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They're Locked Up in D.C. — And Learning How to Code from MIT


students from Brave Behind Bars interact with laptop computers

Students from Brave Behind Bars talk about their projects during a graduation ceremony.

Credit: Carolyn Van Houten / The Washington Post

After almost four decades of odd jobs and crimes that landed him in and out of jail, 57-year-old Rochell Crowder completed a computer science course taught by Ph.D. candidates from the Massachusetts Institute of Technology.

Crowder, who pleaded guilty to armed robbery in 2020, was one of 16 men who enrolled in the course while detained at the D.C. jail. The 12-week program, called Brave Behind Bars, adds to the suite of educational services that experts hope will better prepare detainees for reentry. The course, taught twice a week over Zoom, also was offered to women incarcerated in Maine.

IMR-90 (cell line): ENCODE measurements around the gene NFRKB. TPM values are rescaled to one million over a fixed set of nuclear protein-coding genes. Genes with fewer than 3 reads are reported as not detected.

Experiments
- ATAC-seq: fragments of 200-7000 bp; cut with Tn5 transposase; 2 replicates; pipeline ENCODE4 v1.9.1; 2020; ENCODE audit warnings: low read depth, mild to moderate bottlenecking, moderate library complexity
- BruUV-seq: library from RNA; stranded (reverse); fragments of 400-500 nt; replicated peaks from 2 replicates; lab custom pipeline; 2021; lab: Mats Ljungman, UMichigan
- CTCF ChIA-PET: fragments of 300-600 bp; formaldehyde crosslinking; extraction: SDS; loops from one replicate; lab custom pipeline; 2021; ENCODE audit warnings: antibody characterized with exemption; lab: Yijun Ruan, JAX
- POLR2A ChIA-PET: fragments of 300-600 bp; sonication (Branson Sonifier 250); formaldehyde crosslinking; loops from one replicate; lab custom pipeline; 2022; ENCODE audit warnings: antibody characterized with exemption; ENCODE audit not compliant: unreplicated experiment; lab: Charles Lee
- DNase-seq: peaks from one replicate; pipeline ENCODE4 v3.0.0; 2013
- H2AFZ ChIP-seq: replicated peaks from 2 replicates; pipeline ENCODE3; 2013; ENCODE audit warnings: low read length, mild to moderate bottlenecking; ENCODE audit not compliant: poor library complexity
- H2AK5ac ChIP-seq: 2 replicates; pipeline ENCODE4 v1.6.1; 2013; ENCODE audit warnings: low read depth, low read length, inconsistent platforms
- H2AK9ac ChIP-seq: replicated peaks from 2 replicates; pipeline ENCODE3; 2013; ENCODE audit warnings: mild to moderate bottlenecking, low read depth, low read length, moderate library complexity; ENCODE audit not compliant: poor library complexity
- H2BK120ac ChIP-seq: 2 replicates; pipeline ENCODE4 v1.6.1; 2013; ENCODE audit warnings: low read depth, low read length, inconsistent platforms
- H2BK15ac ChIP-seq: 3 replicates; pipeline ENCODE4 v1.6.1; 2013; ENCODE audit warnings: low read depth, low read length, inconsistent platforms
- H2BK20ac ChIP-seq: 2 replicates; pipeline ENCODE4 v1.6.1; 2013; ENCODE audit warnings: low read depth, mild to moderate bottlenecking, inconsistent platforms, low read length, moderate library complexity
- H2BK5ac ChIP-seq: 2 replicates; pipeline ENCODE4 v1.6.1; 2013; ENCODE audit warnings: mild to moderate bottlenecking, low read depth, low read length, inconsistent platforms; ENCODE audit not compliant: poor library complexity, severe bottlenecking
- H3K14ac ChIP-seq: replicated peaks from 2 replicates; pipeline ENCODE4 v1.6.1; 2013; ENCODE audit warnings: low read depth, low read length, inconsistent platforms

The program teaches basic coding languages such as JavaScript and HTML in hopes of opening the door for detainees to one day pursue high-paying jobs. "They are transferable, employable skills," says Amy Lopez, deputy director of college and career readiness for the D.C. Department of Corrections.

From The Washington Post
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